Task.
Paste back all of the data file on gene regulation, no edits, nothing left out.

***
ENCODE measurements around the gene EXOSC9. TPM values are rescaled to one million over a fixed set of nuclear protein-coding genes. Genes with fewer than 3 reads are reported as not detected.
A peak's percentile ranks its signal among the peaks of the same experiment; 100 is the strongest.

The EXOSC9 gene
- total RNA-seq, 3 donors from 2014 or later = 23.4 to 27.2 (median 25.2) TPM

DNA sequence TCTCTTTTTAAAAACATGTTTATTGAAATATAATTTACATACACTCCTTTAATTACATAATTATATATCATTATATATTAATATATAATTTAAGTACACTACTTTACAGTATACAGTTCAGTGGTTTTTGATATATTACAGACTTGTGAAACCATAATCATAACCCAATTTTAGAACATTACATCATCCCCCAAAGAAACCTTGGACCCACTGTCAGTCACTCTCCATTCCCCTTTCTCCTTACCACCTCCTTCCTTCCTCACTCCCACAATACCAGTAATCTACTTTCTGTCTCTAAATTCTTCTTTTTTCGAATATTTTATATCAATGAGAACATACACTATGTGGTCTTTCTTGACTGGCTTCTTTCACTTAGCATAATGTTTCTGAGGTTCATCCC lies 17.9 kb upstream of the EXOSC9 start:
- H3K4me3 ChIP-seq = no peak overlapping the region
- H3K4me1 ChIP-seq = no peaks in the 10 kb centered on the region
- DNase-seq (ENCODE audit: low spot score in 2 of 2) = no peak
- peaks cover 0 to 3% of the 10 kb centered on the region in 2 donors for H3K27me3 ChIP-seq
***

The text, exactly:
ENCODE measurements around the gene EXOSC9. TPM values are rescaled to one million over a fixed set of nuclear protein-coding genes. Genes with fewer than 3 reads are reported as not detected.
A peak's percentile ranks its signal among the peaks of the same experiment; 100 is the strongest.

The EXOSC9 gene
- total RNA-seq, 3 donors from 2014 or later = 23.4 to 27.2 (median 25.2) TPM

DNA sequence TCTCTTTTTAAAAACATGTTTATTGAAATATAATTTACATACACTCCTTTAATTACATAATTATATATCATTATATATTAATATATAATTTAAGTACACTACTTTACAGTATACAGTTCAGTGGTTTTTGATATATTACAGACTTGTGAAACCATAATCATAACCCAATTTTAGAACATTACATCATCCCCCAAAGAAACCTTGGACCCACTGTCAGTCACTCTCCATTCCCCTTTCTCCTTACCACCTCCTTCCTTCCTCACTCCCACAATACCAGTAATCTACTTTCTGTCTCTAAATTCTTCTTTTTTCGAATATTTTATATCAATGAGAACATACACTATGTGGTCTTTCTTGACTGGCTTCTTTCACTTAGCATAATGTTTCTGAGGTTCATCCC lies 17.9 kb upstream of the EXOSC9 start:
- H3K4me3 ChIP-seq = no peak overlapping the region
- H3K4me1 ChIP-seq = no peaks in the 10 kb centered on the region
- DNase-seq (ENCODE audit: low spot score in 2 of 2) = no peak
- peaks cover 0 to 3% of the 10 kb centered on the region in 2 donors for H3K27me3 ChIP-seq